We’d like to think that we’re not sleepwalking through the rest of our lives, but maybe to varying degrees, we are. We do know, though, that in the days we spend with a home on our backs and our feet on granite, or grass, or earth, our attention sharpens. As we move, we notice where our feet hit the ground, how our hats tilt with the sun, how each boulder lines up on a ridge, trying to memorize the calls of birds and how wind sounds through every tree. 

For us, the motto — Take Less. Do More. — means a lifelong practice of living into our values and paying attention to what matters"

Duncan Cheung

"To me, 'Take less. Do more.' is an integral part of the mindset of essentialism, which guides my decisions as an explorer in the wilderness, in business, and in life. It is my daily mantra to always choose to do the right thing. 'Take less' isn’t just about being ultralight, it is also about minimizing resource consumption and my ecological footprint. 'Do more' starts with us being our badass selves out there, and extends to doing more good for the trails, our communities, and the environment. 

Having practiced a version of taking less and doing more for the good part of my last decade, I’ve found that it has made my life more fulfilling. Out in the wild, whether I'm exploring solo or guiding an adventure, I've found that by taking less, I got to do more as a result. By taking only the essential, I got to focus on belonging, rather than my belongings.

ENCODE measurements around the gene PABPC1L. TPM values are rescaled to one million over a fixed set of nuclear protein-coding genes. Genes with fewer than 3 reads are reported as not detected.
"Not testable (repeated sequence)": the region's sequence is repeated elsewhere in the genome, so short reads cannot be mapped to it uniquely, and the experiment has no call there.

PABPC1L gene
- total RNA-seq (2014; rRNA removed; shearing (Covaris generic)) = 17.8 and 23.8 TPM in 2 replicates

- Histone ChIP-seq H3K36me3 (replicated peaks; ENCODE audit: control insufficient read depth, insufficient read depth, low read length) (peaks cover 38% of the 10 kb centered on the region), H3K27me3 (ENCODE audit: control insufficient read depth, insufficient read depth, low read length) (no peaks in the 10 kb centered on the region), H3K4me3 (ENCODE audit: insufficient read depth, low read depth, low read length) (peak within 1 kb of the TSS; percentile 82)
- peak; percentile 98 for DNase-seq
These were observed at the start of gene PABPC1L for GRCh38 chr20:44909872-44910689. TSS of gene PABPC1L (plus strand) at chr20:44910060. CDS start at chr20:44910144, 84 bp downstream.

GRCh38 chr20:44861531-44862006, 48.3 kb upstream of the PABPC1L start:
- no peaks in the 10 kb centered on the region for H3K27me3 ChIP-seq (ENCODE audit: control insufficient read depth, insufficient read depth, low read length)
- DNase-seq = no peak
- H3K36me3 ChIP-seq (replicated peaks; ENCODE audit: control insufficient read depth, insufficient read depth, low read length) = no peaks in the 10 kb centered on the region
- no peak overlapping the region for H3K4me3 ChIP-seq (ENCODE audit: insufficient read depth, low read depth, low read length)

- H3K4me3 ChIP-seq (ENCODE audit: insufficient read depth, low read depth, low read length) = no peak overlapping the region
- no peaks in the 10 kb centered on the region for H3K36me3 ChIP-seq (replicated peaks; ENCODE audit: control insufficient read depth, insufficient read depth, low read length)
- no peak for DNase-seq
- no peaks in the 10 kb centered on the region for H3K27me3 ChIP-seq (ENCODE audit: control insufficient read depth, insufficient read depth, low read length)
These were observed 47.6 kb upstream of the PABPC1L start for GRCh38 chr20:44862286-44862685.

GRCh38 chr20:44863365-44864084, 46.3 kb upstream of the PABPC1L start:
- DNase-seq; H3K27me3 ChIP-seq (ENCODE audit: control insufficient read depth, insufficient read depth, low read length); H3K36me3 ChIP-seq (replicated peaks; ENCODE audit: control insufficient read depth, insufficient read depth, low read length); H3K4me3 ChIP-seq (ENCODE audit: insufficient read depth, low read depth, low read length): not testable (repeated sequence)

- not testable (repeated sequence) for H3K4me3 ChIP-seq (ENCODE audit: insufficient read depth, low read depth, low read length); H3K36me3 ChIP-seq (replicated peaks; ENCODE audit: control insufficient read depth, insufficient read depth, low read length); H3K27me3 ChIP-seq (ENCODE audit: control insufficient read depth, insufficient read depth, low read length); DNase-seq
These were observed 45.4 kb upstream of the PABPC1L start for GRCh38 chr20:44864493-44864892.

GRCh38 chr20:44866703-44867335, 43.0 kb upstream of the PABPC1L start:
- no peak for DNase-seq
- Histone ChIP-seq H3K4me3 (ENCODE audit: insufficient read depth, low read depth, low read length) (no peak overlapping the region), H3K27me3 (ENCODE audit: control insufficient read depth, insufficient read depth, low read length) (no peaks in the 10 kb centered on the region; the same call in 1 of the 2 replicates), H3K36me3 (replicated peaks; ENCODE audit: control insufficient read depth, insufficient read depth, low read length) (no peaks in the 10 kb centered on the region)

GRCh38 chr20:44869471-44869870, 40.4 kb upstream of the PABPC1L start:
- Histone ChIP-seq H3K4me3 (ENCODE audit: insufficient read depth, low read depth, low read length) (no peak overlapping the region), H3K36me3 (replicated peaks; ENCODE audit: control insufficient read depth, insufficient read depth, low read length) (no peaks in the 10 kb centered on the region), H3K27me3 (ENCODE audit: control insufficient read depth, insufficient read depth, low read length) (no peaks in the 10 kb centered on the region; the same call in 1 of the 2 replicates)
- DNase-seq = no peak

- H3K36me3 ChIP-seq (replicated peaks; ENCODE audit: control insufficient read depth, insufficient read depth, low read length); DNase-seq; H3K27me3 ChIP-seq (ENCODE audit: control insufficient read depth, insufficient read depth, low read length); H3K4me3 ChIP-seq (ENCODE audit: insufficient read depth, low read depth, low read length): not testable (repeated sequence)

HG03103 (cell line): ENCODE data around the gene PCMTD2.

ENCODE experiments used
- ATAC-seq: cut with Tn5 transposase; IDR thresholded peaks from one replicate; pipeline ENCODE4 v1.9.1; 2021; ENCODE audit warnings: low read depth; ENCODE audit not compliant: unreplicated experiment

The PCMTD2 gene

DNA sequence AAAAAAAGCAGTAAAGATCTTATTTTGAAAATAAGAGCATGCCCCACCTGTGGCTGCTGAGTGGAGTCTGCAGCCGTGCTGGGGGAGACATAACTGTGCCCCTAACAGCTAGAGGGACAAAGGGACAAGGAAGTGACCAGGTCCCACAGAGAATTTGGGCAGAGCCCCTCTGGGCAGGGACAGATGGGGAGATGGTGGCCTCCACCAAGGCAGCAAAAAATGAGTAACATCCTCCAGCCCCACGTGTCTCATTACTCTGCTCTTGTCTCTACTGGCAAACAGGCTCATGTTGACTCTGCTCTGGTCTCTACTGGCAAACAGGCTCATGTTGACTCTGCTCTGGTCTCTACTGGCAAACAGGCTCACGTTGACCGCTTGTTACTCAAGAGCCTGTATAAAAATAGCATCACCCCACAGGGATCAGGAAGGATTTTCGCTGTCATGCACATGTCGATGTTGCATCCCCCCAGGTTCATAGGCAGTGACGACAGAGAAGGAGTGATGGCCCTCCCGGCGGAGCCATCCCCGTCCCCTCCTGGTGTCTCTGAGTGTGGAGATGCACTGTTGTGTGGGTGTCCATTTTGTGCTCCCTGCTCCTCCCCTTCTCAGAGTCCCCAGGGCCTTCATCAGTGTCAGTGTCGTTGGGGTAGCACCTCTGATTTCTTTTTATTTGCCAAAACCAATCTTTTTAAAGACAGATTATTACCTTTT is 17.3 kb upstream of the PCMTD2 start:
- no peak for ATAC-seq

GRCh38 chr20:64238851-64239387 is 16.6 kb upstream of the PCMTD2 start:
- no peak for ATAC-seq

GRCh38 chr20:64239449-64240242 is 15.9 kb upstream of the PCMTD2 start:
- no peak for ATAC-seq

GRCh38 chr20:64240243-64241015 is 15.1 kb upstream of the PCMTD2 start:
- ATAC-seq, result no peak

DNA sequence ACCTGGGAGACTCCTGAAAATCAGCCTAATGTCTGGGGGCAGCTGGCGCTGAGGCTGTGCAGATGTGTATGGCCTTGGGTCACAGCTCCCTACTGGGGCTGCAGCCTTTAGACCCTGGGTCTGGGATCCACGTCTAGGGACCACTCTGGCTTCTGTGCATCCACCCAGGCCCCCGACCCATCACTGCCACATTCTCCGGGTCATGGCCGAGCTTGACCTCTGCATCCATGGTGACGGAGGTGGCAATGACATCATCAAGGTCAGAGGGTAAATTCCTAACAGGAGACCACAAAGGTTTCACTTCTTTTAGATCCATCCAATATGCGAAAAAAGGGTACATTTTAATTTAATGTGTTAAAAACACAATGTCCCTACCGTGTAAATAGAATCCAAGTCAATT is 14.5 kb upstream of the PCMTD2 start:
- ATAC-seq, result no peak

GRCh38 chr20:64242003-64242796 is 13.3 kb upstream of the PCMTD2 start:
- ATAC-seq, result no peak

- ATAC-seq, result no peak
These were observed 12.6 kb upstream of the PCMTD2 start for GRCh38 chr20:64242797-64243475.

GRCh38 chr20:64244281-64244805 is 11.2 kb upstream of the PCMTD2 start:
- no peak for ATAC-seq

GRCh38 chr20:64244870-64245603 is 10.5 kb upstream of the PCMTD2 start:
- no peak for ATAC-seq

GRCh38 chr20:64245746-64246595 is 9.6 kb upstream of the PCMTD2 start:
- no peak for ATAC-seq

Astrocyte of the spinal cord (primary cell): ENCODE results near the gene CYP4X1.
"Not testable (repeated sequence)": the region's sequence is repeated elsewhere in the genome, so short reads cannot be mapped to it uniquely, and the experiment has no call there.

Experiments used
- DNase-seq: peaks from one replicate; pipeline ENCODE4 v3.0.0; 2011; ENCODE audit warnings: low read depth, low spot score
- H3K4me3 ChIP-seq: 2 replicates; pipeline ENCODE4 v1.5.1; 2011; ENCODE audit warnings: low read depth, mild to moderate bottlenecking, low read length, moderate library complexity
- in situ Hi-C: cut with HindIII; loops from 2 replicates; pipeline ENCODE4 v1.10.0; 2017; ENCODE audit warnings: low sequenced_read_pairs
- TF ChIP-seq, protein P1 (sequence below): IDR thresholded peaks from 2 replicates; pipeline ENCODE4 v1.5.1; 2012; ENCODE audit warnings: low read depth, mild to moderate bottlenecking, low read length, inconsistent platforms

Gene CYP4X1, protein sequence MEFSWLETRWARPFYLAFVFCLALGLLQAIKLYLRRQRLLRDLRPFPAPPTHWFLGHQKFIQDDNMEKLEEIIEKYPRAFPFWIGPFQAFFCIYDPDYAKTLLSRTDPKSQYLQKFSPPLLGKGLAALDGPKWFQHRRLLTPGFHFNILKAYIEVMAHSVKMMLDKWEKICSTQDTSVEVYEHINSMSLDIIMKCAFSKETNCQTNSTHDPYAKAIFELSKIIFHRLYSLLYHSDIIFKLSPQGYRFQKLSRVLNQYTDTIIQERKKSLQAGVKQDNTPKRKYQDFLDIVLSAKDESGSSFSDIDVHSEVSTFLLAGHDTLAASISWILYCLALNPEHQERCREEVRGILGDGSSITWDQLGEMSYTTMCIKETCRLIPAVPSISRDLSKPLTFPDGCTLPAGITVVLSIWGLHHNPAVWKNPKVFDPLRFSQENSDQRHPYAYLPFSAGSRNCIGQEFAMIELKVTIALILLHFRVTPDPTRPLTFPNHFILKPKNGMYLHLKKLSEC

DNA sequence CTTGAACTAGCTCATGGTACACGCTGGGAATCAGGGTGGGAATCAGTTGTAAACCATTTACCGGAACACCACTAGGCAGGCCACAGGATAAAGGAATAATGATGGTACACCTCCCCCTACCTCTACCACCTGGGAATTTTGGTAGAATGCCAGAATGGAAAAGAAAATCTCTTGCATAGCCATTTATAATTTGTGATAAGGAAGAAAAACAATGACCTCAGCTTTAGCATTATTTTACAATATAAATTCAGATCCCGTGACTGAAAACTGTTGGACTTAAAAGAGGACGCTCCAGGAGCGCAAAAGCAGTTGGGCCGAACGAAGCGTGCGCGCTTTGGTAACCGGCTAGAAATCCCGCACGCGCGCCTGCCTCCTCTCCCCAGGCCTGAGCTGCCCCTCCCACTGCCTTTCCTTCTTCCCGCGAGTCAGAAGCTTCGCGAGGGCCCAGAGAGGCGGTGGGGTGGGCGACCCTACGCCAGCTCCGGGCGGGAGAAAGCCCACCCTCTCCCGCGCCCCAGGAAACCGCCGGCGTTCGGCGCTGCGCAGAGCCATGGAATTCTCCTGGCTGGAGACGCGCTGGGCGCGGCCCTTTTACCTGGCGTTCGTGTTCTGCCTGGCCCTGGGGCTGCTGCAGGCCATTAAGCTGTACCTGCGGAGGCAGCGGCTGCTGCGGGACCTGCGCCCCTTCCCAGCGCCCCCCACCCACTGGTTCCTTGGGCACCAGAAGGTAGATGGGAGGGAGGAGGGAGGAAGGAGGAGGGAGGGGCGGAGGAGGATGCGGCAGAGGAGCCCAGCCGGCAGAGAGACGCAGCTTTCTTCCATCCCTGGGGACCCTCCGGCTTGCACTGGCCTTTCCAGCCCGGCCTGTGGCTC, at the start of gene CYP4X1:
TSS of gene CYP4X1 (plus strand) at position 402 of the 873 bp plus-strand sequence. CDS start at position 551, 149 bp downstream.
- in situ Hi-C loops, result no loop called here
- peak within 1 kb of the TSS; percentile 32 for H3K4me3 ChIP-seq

The same mindset applies to business and life. By letting go of the unnecessary, I became freer from distractions and more able to focus on what really matters. It gave me the requisite clarity to recognize the abundance around and within, and that we are never limited by the lack of resources, only our resourcefulness."

Francis Tapon

"Most societies encourage consumption. Take more clothes, take more fancy cars, take more real estate, and take more toilet paper. For some, he who dies with the most toys wins.

The problem is: the more we take, the less we can do.

When you burden yourself with cars, clothes, and a mortgage, you become a prisoner of those objects that you took. You become a slave of the objects you coveted. As a result, those objects take from you. They take your freedom. 

Now, you can do less. You can't quit your job since you're addicted to the income. You can't move to a smaller house because you have too much stuff. You can't do the backpacking trip you dreamed of because you've spent your life collecting objects. 

So, take less. Do more."

Arlette “Apple Pie” Laan

"Take Less. Do More. 

What does it mean to me? How has it shaped my connection to the outdoors? 

The short and expected answer is that taking less allows me to go farther with less fatigue. But, a perhaps less obvious side effect, is that by minimizing my load, I’m also able to take on someone else’s load if need be. 

Case in point, my mom at 82 years old still wanted to go backpacking, but couldn’t carry her own gear. By minimizing both our loads, I was able to fit all of it and three days’ worth of food for both of us in my Gossamer Gear Mariposa and still be comfortable. She had a small day pack with a down jacket, water, and some snacks, and it worked out perfectly.